Windows iSCSI Initiator Connection problem

I am trying to configure iSCSI Initiator on Win2K8/SP2 STD Server on a HP Proliant DL380 G5 h/w with iOmega StorCenter ix4-200D as a target iSCSI device. I have enabled CHAP mutual authentication on iOmega, but I am not getting the connection. I have anotehr similar setup in our second location with a DELL server and the connection is fine there.

I am almost always getting the error msg: "Initiator CHAP secret is Invalid. Maximum size is 16 bytes and the minimum is 12 bytes..." I am using the same CHAP secret that is on the working site.

Where I'm going wrong with this? Is HP the cause?

Thanks, Sharad
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Do you possibly have any other requirements in authentication, such as IP address restriction, or IQN?
raisharadAuthor Commented:
No, nothing of that sort.
I even tried disabling CHAP on iOmega, but no help. I get Authentication Failure on iSCSI Initiator.
For some reason, I don't see "Configuration" tab on my iSCSI initiator. Here is what I see on both servers (incl. DELL which is working though)

Sharad iSCSI Initiator
Justin CAWS Solutions ArchitectCommented:
Double-check the initator names are correct on the storage and host. When you disabled CHAP, did you disable it on the array as well?
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raisharadAuthor Commented:
I even copied and pasted the names but to no help. Yes, I did disable CHAP on both storage and host. Thanks,
Greg HejlPrincipal ConsultantCommented:
CHAP Secret between 12 and 16 characters?
raisharadAuthor Commented:
I treid these secrets and none of them worked:

Does the iOmega unit have a software kit to install that might include a helper/wizard for connectivity, maybe even MPIO settings?  I'm not familiar with the iOmega unit specifically, but many other iSCSI target devices have their own special package to optimize/simplify or enhance the standard initiator.  Example:  Equallogic's HIT KIT includes a discovery piece that includes options for specifying the CHAP credentials, independantly of MS.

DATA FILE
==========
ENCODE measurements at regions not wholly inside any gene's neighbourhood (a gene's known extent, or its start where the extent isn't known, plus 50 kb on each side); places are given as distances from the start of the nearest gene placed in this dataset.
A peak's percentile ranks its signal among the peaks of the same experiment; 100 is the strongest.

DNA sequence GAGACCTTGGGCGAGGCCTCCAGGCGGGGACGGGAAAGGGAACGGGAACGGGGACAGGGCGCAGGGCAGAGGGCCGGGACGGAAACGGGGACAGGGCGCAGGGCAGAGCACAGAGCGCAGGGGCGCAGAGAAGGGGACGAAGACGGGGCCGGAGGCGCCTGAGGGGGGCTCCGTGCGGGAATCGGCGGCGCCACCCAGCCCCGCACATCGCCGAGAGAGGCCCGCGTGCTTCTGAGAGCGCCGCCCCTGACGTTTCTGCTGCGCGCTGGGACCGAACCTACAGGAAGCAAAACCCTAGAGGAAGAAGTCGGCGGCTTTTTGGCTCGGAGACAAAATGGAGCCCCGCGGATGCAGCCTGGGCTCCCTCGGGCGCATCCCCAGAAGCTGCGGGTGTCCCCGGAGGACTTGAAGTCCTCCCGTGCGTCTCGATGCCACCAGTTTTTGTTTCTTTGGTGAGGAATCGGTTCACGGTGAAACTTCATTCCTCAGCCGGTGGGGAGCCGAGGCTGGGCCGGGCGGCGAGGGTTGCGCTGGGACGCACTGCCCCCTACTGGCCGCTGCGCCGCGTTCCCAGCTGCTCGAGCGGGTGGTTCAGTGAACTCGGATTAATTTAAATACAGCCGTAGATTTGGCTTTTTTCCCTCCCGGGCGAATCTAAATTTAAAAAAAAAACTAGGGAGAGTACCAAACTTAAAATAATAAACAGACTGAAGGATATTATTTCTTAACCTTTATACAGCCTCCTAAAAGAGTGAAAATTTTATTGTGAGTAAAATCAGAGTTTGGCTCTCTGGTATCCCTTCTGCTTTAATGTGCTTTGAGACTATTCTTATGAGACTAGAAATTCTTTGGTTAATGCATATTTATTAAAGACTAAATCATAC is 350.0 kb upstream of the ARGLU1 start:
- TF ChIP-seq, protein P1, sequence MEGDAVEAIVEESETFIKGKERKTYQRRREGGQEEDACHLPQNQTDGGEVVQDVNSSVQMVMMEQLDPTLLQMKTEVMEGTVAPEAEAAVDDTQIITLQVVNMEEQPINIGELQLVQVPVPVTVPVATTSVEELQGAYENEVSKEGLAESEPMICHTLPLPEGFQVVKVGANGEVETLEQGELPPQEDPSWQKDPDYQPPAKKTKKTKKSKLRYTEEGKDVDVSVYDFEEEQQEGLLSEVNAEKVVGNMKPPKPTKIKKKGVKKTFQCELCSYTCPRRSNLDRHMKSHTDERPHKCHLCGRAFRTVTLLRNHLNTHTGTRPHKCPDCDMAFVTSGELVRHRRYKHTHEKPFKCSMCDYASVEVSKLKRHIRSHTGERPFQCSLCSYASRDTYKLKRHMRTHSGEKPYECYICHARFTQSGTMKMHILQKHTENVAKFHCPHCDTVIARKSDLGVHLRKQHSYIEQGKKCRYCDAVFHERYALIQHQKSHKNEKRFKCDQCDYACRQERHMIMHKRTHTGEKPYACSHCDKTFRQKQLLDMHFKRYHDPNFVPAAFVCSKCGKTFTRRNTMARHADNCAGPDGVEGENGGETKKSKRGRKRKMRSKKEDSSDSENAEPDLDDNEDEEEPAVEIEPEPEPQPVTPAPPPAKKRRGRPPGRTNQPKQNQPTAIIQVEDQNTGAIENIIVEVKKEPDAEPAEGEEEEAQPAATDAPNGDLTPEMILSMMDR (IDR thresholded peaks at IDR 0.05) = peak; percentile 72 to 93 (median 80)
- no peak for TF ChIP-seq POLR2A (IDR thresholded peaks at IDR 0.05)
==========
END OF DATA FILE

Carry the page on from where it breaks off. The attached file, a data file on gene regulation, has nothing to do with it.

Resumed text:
raisharadAuthor Commented:
Hi BobintheNoc,
No iOmega does not provide any such tool or utility, but the only difference between the working DELL and HP servers is that HP has HP Network Configuration Utility in the Control Panel, pls see the image. I never used it before but wondering if I need it for iSCSI Initiator. However, I tried checking the iSCSI box and it asks for License that I have to buy from HP.
Please advice,
Thanks, Hp Network Config Utility
Greg HejlPrincipal ConsultantCommented:
Are you, by chance, running the HP NIC Teaming Utility?  If so, break/dissolve the teaming functions so that you can run directly.  Typically, with teaming on, you'd see, for two nic interfaces that are teamed, three actual network connections--one representing the team, with all services bound, and the two literal NICs with virtually no services bound.

Teaming, while potentially functional, doesn't necessarily agree with Microsoft's iScsi initiator.  Instead, use MPIO if you need the redundancy/performance, which may be conditional upon the 'iScsi' licensing for the HP NIC.  Also, the iScsi offloading supported by the nc373 won't be accessible or useable for the tcp offloading onto the nic unless you license it.  This can impact performance since tcp checksums would have to be calc'd by the system's cpu.